For the Silly Season I've set myself the challenge of visiting a different art exhibition on every day of the month and blogging about it.

Monday 10 August

Exhibition: Korean Craft
Place: Korean Cultural Centre, London

My idea of South Korea, which I have never visited, is of a rich and successful industrialised country that emerged in the last third of the 20th century from a long period of colonial repression and ideological warfare. This small exhibition brought to London by the Korean government seeks to balance this image by looking back to the days of the Josean monarchy, which survived in Korea until ousted by Japan’s colonial invasion of 1910.

dessert_tray.JPG Dessert tray, dry lacquerwork, by Lee Ui Sik

It concentrates on the continued survival of handcrafts from that period, mostly in replicas of 19th century objects and artefacts – storage boxes, tableware and wearing apparel. I was struck by the domesticity of the display and the absence of anything military or martial. But domestic does not imply drab: these are lavishly ornamented objects.

wig.JPG Ceremonial wig with hair ornaments.

One item that catches the eye is a royal ceremonial wig pronged with air ornaments. The nearest European equivalent of this jewelry would be highly elaborate hat-pins but many of these Korean pins are designed to stand proud of the hair, like gorgeously jeweled antennae.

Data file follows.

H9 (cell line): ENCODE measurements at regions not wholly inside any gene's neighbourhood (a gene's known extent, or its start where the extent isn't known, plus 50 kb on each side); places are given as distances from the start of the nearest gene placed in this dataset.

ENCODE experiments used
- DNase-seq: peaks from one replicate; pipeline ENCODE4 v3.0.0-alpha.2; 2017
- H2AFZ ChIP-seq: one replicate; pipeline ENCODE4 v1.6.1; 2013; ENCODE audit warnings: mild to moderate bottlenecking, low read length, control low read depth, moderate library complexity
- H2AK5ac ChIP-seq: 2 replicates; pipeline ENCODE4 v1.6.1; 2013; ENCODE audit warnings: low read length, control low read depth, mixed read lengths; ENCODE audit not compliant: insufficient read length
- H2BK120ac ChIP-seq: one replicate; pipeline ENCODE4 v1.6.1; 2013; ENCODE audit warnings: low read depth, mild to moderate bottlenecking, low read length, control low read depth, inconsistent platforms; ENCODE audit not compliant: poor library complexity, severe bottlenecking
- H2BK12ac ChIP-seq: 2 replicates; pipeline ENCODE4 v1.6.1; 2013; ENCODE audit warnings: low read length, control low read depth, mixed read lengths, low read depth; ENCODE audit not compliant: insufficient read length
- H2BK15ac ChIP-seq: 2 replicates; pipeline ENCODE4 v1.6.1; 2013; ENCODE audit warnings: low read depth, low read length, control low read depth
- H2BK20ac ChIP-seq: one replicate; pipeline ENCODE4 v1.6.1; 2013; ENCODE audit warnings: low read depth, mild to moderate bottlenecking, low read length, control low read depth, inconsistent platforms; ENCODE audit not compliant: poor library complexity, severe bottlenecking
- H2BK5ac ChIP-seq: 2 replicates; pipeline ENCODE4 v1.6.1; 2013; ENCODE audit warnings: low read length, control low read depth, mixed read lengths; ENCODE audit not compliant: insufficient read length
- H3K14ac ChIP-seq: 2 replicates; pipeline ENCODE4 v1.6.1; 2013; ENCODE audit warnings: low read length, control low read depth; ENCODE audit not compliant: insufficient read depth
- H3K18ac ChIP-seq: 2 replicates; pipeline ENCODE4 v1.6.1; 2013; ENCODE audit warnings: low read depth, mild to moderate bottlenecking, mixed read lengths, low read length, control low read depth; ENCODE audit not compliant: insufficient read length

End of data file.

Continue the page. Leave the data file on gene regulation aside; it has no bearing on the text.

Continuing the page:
Confuician_hats.jpg Confucian hats

Nearby, in the gallery window, hangs headgear of another kind, hats as worn by Confucian scholars – the Korean equivalent of our academic mortarboards. Hanging by long threads of different length they turn gently in the draught like a mobile.

Dragon_box.jpg Document box by Choi Syuk Hyun

Most of the more spectacular exhibits are in lacquer, with mother-of-pearl decoration. The exploitation of mother of pearl, the shapes edged with copper filament, is exquisite, with images of dragons, phoenixes, butterflies, flowers, birds and sea creatures, but no people. Anyone interested in lacquerwork is going to be mightily impressed.

Posted on August 11th, 2015


Recent Posts

Bits of Byzantium

Survivals from the Byzantine Empire

William Blake: Failing Better

The career of painter print-maker and poet William…


A decade ago Fondation Cartier promoted graffiti


The first official woman war artist (1939-1945) Ev…

Wicked Simplicity

tribute to the Supermarine Spitfire fighter plane
Sitemap - ©2020 Robin Blake - Website by Burble